(b) length = 100 cm, diameter = 1 mm

**Solution:**

Since all four wires are made from the same material Young’s modulus will be the same.

ΔL ∝ L/D^{2}

In (a) L/D^{2} = 200/(0.2)^{2} = 5 x 10^{3} cm^{-1}

In (b) L/D^{2} = 300/(0.3)^{2} = 3.3 x 10^{3} cm^{-1}

In (c) L/D^{2} = 50/(0.05)^{2} = 20 x 10^{3 }cm^{-1}

In (d) L/D^{2} = 100/(0.1)^{2 }= 10 x 10^{3 }cm^{-1}

**Answer: (c) length = 50 cm, diameter = 0.5 mm**

**Q8: A man grows into a giant such that his linear dimensions increase by a factor of 9. Assuming that his density remains the same, the stress in the leg will change by a factor of **

(a) 1/9

(b) 81

(c) 1/81

(d) 9

**Solution**

Stress = Force/Area

Stress = Force/L^{2}

Now, dimensions increases by a factor of 9

Now, S = (volume x density) x g /L^{2}

S = L^{3} x ρ g /L^{2 }= L ρ g

Stress S ∝ L

S_{2}/S_{1} = L_{2/}L_{1} = 9L_{1}/L_{1} = 9

**Answer: (d) 9**

**Q9. A solid sphere of radius r made of a soft material of bulk modulus K is surrounded by a liquid in a cylindrical container. A massless piston of the area a floats on the surface of the liquid, covering an entire cross-section of the cylindrical container. When a mass m is placed on the surface of the piston to compress the liquid, the fractional decrement in the radius of the sphere is Mg/αAB. Find the value of α.**

a. 4

b. 5

c. 3

d. 2

**Solution:**

Increase in pressure is Δp = Mg/A

Bulk modulus is B = Δp /(ΔV/V)

ΔV/V = Δp / B = Mg/AB——(1)

The volume of the sphere is V = (4/3)πR^{3}

ΔV/V = 3(ΔR/R)

From equation (1) we get

Mg/AB = 3(ΔR/R)

ΔR/R = Mg/3AB

Therefore α = 3

**Answer: (c) 3**

**Q10: A steel wire having a radius of 2.0 mm, carrying a load of 4 kg, is hanging from a ceiling. Given that g = 3.1πm/s ^{2}, what will be the tensile stress that would be developed in the wire?**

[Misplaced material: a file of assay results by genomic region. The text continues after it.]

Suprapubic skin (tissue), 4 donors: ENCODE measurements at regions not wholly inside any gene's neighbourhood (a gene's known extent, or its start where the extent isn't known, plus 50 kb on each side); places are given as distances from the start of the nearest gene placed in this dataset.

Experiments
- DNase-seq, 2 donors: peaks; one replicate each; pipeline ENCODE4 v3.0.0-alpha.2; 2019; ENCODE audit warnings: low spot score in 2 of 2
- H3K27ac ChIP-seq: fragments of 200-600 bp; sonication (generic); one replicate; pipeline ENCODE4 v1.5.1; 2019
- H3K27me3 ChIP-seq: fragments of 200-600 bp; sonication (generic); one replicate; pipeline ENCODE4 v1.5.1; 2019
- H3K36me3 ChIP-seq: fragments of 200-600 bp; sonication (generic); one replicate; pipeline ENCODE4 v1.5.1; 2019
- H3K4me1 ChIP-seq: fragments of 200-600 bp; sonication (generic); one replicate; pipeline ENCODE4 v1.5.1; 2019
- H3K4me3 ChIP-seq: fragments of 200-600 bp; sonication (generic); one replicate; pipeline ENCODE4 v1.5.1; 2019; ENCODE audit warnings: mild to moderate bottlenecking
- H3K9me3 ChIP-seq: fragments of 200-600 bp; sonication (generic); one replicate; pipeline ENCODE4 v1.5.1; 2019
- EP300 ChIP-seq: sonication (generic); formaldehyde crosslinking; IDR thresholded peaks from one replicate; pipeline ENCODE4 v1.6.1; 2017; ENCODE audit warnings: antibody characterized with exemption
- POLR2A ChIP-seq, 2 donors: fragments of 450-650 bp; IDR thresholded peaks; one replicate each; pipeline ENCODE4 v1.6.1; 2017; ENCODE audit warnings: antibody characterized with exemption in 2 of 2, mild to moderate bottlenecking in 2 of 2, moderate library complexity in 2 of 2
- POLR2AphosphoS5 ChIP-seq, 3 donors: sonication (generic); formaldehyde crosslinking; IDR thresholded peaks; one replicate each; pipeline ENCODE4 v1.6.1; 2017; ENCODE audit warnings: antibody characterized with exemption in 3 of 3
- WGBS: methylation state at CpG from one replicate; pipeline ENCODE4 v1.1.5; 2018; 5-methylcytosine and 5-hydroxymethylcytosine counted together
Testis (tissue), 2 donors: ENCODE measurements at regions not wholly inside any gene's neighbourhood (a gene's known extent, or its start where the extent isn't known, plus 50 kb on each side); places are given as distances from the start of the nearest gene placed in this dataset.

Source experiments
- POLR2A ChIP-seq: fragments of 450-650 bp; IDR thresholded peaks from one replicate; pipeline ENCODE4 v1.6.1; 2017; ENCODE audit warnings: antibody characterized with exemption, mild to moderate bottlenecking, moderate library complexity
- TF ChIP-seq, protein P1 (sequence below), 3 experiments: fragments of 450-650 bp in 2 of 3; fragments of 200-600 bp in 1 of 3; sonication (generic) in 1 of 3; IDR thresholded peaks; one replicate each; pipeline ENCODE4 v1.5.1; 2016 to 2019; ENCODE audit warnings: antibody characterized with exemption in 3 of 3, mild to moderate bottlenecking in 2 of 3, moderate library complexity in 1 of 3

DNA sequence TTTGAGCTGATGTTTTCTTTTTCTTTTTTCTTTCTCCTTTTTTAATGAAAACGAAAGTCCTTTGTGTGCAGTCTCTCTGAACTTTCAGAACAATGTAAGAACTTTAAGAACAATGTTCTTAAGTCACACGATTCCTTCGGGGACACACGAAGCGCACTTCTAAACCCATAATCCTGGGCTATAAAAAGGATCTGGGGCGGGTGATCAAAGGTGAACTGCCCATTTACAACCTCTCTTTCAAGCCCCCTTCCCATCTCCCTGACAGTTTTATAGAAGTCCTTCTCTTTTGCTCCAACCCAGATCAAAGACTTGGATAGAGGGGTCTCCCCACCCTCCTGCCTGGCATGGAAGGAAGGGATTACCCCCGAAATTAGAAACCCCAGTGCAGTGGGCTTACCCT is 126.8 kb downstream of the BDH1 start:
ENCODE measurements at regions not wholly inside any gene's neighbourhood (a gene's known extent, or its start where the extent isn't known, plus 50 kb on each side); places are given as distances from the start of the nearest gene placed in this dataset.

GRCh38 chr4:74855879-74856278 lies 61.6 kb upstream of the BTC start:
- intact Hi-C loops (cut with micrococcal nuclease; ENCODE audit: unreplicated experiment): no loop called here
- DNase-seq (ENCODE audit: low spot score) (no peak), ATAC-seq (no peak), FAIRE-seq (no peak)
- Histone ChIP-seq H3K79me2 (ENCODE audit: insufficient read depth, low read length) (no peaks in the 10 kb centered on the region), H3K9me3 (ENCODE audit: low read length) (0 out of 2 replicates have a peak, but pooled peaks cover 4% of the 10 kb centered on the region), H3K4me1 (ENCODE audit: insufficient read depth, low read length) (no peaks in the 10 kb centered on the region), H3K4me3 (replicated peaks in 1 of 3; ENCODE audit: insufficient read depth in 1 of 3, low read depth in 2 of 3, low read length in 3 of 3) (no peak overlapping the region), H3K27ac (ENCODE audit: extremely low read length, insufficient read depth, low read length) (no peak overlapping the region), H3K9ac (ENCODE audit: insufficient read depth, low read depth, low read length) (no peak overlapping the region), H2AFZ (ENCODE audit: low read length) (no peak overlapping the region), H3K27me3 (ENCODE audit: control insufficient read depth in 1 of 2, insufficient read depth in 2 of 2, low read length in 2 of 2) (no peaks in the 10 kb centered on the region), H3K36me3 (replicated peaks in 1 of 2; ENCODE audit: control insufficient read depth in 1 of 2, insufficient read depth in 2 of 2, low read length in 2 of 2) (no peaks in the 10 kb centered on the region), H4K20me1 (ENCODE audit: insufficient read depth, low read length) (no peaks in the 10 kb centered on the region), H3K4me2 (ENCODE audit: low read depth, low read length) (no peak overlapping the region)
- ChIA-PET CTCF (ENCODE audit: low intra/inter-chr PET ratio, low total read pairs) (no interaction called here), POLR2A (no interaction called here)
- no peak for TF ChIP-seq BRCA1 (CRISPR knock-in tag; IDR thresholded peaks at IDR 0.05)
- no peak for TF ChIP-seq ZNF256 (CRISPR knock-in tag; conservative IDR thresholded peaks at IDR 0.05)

a. 4.8 x 10^{6} N/m^{2}

b. 3.1 x 10^{6} N/m^{2}

c. 6.2 x 10^{6} N/m^{2}

d. 5.2 x 10^{6} N/m^{2}

**Solution:**

Tensile stress = Force/Area

Tensile stress = (4)(3.1π)/π(2 x 10^{-3})^{2}

Tensile stress = 3.1 x 10^{6} Nm^{-2}

**Answer: (b) 3.1 x 10 ^{6} N/m^{2}**

**Q11: A steel rail of length 5m and area of cross-section 40cm ^{2} is prevented from expanding along its length while the temperature rises by 10^{0}C. If the coefficient of linear expansion and Young’s modulus of steel is 1.2 x 10^{-5} K^{-1} and 2 x 10^{11 }Nm^{-2 }respectively, the force developed in the rail is approximately**

a. 2 x 10^{9} N

b. 3 x 10^{-5} N

c. 2 x 10^{7} N

d. 1 x 10^{5 }N

**Solution:**

A = 40 cm^{2} = 4 x 10^{-3} m^{2}

ΔT = 10^{0}C

Y = 2 x 10^{11 }Nm^{-2}

α = 1.2 x 10^{-5} K^{-1}

Force = YAαΔT

Force = (2 x 10^{11 })(4 x 10^{-3})(1.2 x 10^{-5})(10) = 9.6 x 10^{4} N

Force ≈ 1 x 10^{5} N

**Answer: (d) 1 x 10 ^{5 }N**

**Q12: If S is the stress and Y is Young’s Modulus of the material of the wire, the energy stored in the wire per unit volume is**

a. 2Y/S

b. S/2Y

c. 2S^{2}Y

d. S^{2}/2Y

**Solution:**

Energy stored per unit volume = ½ x stress x strain

= Stress x Stress/2Y = S^{2}/2Y (since Young’s modulus, Y = Stress/Strain)

**Answer: (d) S ^{2}/2Y**

**Q13: A wire fixed at the upper end stretches by length l by applying a force F. The work done in stretching is**

a. F/2*l*

b. F*l*

c. 2F*l*

d. F*l*/2

**Solution**

Young’s Modulus Y = FL/A*l*

Therefore, F = YA*l/L*

dW = Fd*l = *YA*l*(d*l*)/L

Work done = YA*l*^{2}/2L

Work done = F*l*/2

**Answer: (d) F l/2**

**Q14: Two wires are made of the same material and have the same volume. However, wire 1 has a cross-sectional area A and wire 2 has cross-sectional area 3A. If the length of the wire 1 increases by Δx on applying force F, how much force is needed to stretch wire 2 by the same amount?**

a. F

b. 4F

c. 6F

d. 9F

**Solution**

For the same material, Young’s modulus is the same and it is given that the volume is the same and the area of the cross-section for the wire L1 is and that of L2 is 3A

V = V_{1} =V_{2}

V = A x L_{1} = 3A x L_{2} ⇒ L_{2} = L_{1}/3

Y = (F/A)/(ΔL/L)

F_{1} = YA(ΔL_{1}/L_{1})

F_{2} = Y3A(ΔL_{2/}L_{2})

Given ΔL_{1 }= ΔL_{2}= Δx (for the same extension)

F_{2} = Y3A(Δx/(L_{1}/3)) = 9. (YAΔx/L_{1}) = 9F_{1} = 9F

**Answer: (d) 9F**

**Q15: A wire elongates by l mm when a load W is hanged from it. If the wire goes over a pulley and two weighs W each is hung at the two ends, the elongation of the wire will be (in mm)**

a.* l*/2

b*.l*

c. 2

d*. *Zero

**Solution**

Y = (Force x L)/(A x *l*) = WL/A *l*

*l *= WL/AY

Due to the arrangement of the pulley, the length of wire is L/2 on each side and so the elongation will be *l/2. *For both sides elongation = *l*

**Answer: (b) l**